Philosopher, historian and judge

Rev Nicolas Tindal. The Tindal arms shown are those of Deane, whom the Tindal/Tyndale family represent, together with the ancient crest of Tyndall

Dr Matthew Tindal (1657-1733), a Fellow of All Souls College, Oxford, where he lived for most of his life, was an important figure in the early English Enlightenment. Born during the Commonwealth to the above mentioned Rev John Tindal, he appears to have been an opportunist in his youth, turning to Rome under James II. However, he later wrote the foundation of English deist thought, Christianity as Old as the Creation, later known as the "Deist's Bible". This seminal tract, which had enduring influence on German deism in particular, represented that no true religion could rely on any doctrines that could not be divined through human reason. Thus, Christianity, if a true religion, has no need of revelation in order to support its dogmas and must be as old as the Creation. His writings provoked scandal and his book was burned by the public hangman, in addition to provoking a number of replies.[21][22]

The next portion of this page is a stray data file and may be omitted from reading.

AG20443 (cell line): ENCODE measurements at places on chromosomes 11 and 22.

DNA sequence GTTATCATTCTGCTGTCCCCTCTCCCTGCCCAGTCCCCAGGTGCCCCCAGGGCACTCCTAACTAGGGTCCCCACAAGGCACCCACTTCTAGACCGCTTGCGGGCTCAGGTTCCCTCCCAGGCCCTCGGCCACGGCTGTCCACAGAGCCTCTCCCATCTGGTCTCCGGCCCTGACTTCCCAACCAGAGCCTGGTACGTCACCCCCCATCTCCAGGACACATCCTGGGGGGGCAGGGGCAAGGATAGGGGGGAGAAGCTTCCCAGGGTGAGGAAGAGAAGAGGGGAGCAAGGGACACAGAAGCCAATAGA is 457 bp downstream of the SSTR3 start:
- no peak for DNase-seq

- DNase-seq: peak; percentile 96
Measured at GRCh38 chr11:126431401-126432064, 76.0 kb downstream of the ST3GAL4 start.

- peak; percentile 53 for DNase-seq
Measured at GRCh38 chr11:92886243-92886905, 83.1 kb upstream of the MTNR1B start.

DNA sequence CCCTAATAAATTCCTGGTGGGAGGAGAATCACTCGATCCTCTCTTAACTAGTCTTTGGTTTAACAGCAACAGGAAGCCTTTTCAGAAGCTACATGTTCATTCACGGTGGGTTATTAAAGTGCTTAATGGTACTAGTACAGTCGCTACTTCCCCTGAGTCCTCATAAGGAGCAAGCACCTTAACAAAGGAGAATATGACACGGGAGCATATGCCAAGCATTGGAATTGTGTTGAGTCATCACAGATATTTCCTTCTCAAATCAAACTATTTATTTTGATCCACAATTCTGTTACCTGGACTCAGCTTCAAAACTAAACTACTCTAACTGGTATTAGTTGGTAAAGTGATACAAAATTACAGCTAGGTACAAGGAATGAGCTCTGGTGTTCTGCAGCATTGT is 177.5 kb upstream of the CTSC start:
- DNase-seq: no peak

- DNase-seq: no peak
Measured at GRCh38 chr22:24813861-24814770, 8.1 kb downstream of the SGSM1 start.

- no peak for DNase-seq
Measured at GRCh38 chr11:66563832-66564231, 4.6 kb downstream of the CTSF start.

Statue of Sir Nicolas Tindal

Dr Tindal's nephew, Rev Nicolas Tindal (1687-1774), was the translator and continuer of the History of England by Paul de Rapin. Very few comprehensive histories existed at the time and Tindal wrote a three volume "Continuation", a history of the Kingdom from the reign of James II to that of George II. Something of a controversialist, he was also known for having been defrauded of his uncle's inheritance by Eustace Brugnell, leading to some lines of Alexander Pope. Rector of two livings, Chaplain of Greenwich Hospital and a Fellow of Trinity College, Oxford[23], Tindal was sufficiently prosporous to allow his son, Capt George Tindal RN to settle in Coval Hall, Chelmsford.[24]